August 18 , 2021

【GYLD Talk】Tatiana Prazeres: the World needs a sustainable economic recovery, and the BRI can catalyze


On July 30, the Center for China and Globalization (CCG) and the Academy of Contemporary China and World Studies hosted the 2021 annual forum of the Global Young Leaders Dialogue (GYLD) in Beijing. Around 140 young representatives from various walks of life participated in the forum, exchanging views on topics such as sustainable development, public health, the joint fight against the pandemic, scientific innovation, and an open world economy. Participants also shared stories of their experiences in China and exchanged views on the strengths and responsibilities of young people regarding issues such as climate change and environmental protection.



Tatiana Prazeres, Senior Fellow and Professor at the University of International Business and Economics (UIBE) and Former Secretary of Foreign Trade of Brazil, delivered a speech at the GYLD Talk during the forum. The following is an abridged transcript of the speech, which has been edited for clarity.


Good morning. With the COVID-19 crisis, the world faces multiple challenges.  Above all, there’s an economic crisis. There’s a health crisis which affect countless livelihoods. But the COVID Pandemic has also accentuated global imbalances economic recovery will be uneven. Most developing countries will be lagged.


Not everyone has the means to put together the stimulus packages that we’ve seen in the developed world and that brings me to infrastructure and connectivity. Infrastructure and connectivity have the power to boost economic growth globally and particularly in developing countries. Investments in infrastructure and connectivity have the ability to benefit societies as a whole. They have the potential to bring cross-cutting advantages to economic growth.


But we also know that investments in this area are sorely lacking. A well-known study from the Asian Development Bank indicates that in Asia alone, the financing gap for infrastructure is about 460 billion dollars per year. If we add in the much needed a social infrastructure, such as health care, and education that amount almost doubles to 900 billion dollars per year. So, it is unsurprising that developing countries need foreign direct investment to help bridge their investment infrastructure gap, which also helps of course countries that export capital. Mobilizing FDI is absolutely critical for developing countries and what is the problem? Well, the problem is that FDI dropped sharply in 2020 in the context of the pandemic. And more than that, we don’t expect to see a rebound a strong rebound in 2021. Let me just make a quick comparison with trade here, so in 2020 , trade flows drop by 5.3%, while the FDI dropped by more than 30% trade flows are expected to rebound in 2021. But investment flows are expected to remain stuck in pre-pandemic levels. That brings me to the Belt and Road Initiative (BRI). DBI is a bold response to investment infrastructure needs in the developing world. It has sparked global discussions of course, and frankly it divided minds and hearts in many parts of the world. Even if it encompasses today more than 130 countries, the BRI has evolved overtime. It has learned from its own experience. And it has responded to some of the criticisms related to transparency, related to accountability, to the environment and to debt sustainability the BRI has evolved, and it should continue to evolve. It is evolving, for example, health issues and the digital issues, climate change, gaining prominence in the context of the BRI alongside with China’s own efforts in these areas, particularly in climate change. A flexible belt and road should therefore continue to evolve.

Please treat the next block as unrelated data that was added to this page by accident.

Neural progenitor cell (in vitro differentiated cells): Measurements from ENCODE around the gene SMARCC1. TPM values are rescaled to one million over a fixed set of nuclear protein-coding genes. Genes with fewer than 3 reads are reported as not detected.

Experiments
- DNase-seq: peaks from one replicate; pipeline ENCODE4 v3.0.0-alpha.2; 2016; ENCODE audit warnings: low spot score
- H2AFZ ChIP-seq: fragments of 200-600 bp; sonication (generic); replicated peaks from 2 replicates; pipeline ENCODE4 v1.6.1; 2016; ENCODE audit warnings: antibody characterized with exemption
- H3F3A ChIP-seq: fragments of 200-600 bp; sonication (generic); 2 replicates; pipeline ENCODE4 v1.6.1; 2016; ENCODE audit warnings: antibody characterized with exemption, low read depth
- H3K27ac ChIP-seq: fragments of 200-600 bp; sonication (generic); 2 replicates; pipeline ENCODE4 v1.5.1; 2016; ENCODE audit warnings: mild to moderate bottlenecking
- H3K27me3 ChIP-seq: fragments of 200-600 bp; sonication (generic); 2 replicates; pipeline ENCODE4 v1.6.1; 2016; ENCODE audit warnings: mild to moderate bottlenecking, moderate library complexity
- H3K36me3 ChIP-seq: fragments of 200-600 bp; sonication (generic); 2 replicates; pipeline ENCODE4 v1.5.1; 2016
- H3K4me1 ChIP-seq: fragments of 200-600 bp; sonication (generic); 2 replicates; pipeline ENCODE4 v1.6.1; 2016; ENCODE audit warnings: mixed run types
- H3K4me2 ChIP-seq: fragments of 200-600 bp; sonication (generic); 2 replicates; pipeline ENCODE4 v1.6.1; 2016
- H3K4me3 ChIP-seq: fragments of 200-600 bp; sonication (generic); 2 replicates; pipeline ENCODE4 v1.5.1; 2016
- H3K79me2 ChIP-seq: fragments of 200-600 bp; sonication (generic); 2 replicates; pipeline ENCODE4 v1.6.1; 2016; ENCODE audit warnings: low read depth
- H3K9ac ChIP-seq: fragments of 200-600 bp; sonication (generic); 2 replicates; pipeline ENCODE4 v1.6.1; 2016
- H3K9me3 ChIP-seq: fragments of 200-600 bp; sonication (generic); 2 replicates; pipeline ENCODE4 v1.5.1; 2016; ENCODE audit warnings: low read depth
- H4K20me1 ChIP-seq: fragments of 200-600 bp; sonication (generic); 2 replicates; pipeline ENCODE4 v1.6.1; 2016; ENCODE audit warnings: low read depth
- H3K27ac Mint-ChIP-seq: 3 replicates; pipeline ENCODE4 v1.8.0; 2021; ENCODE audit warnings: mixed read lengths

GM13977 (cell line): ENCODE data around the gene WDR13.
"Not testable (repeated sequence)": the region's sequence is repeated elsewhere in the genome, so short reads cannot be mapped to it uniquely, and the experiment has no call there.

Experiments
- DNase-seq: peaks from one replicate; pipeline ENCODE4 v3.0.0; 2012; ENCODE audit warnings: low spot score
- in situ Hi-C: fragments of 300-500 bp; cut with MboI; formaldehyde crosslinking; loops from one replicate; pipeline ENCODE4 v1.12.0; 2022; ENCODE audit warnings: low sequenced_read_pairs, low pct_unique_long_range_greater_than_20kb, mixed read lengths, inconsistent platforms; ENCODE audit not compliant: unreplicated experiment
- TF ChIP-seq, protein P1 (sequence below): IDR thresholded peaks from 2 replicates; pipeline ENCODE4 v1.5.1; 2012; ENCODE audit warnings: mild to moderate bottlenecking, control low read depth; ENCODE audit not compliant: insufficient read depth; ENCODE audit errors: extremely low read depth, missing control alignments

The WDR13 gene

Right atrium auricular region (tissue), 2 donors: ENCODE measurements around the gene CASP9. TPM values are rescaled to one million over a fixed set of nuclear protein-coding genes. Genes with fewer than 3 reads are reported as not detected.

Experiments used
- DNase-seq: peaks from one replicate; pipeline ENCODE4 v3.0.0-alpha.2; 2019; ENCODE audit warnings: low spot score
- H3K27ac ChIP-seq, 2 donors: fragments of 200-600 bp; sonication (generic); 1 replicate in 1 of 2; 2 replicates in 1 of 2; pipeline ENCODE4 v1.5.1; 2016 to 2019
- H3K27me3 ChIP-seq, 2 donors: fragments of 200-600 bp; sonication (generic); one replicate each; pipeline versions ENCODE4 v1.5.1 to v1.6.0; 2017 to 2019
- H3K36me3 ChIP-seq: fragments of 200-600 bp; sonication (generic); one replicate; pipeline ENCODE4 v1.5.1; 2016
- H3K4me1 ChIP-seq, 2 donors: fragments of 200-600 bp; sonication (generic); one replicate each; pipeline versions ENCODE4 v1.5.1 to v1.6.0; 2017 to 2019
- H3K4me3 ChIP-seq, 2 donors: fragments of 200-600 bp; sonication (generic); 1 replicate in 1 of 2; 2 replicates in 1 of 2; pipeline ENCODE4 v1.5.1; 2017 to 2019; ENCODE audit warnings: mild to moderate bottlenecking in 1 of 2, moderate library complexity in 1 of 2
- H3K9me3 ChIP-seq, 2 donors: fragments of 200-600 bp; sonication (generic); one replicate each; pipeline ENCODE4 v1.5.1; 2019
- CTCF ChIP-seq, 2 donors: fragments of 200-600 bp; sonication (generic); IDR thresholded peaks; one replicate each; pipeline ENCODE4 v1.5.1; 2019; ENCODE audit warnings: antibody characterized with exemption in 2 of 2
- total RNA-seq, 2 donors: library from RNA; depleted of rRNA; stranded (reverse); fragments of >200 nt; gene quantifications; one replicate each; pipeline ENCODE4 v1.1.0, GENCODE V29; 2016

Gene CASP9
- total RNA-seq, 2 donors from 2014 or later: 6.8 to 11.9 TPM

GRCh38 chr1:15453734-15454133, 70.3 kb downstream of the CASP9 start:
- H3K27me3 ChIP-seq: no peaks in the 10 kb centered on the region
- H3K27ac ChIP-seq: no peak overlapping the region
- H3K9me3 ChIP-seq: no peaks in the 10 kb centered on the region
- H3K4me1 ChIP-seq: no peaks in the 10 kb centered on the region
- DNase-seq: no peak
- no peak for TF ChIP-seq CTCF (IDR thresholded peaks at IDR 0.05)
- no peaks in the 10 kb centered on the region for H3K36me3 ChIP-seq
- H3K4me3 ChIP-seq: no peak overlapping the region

The BRI was launched in 2013, so well before covid hit. But I would argue that the BRI is even more important now that is because of the global decline of FDI also because we need a more even global economic recovery following the pandemic.


The BRI have delivered some positive concrete outcomes for recipient countries. It has also benefited China. But interestingly, the BRI has forced some developed countries to pay more attention in the developing world. We saw that G7 just recently announced an initiative in the same spirit. I don’t think the BRI should be about encouraging rivalries. That’s not the point. The point is, with the BRI, maybe some developed countries realize that they cannot compete with China in the developing world with the big promises. Ultimately, you cannot fight something with nothing. And perhaps a renewed mention to the developing world was an unintended consequence of the beer. Maybe there was a positive externality of the BRI. But more than that, I think the BRI can and should foster a wider discussion about global cooperation about infrastructure, about connectivity. The world needs a sustainable and more even economic recovery, and the BRI can catalyze. It can not only make a difference for itself, but mostly it can also catalyze a global discussion about how to unlock economic growth via infrastructure and connectivity and I think that is in everyone’s interest. Thank you very much.

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